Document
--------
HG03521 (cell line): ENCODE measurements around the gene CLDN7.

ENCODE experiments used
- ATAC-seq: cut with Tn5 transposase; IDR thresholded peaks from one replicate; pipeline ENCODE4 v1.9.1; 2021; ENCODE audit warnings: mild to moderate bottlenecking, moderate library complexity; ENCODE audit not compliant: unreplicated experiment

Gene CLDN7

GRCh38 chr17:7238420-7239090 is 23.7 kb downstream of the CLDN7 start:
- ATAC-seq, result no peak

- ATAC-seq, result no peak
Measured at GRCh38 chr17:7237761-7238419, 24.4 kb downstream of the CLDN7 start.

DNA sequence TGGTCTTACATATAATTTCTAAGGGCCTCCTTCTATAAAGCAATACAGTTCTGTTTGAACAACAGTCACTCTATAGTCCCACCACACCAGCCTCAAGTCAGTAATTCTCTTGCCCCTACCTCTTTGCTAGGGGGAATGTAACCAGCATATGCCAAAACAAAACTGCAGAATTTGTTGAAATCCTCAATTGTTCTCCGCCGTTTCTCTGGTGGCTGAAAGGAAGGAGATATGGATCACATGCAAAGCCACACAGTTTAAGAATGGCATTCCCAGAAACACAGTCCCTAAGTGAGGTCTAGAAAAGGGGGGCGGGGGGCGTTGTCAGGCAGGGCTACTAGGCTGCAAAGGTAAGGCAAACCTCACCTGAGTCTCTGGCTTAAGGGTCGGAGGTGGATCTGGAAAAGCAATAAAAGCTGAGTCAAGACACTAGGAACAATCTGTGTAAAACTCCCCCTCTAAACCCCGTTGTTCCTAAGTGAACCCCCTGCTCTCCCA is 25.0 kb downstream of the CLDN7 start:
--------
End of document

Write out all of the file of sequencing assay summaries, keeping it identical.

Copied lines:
HG03521 (cell line): ENCODE measurements around the gene CLDN7.

ENCODE experiments used
- ATAC-seq: cut with Tn5 transposase; IDR thresholded peaks from one replicate; pipeline ENCODE4 v1.9.1; 2021; ENCODE audit warnings: mild to moderate bottlenecking, moderate library complexity; ENCODE audit not compliant: unreplicated experiment

Gene CLDN7

GRCh38 chr17:7238420-7239090 is 23.7 kb downstream of the CLDN7 start:
- ATAC-seq, result no peak

- ATAC-seq, result no peak
Measured at GRCh38 chr17:7237761-7238419, 24.4 kb downstream of the CLDN7 start.

DNA sequence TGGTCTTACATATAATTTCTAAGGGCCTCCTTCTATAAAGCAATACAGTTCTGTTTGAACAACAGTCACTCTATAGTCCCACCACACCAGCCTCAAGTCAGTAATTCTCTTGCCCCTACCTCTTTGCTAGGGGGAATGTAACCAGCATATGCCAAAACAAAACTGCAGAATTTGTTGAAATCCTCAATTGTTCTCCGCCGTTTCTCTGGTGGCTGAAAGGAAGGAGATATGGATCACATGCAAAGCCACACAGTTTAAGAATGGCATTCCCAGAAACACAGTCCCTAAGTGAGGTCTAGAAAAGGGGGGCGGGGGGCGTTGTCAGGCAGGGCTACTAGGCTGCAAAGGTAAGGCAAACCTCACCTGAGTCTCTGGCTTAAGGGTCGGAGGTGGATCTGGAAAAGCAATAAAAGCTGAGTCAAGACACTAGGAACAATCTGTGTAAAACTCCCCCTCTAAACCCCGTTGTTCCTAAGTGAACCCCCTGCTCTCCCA is 25.0 kb downstream of the CLDN7 start: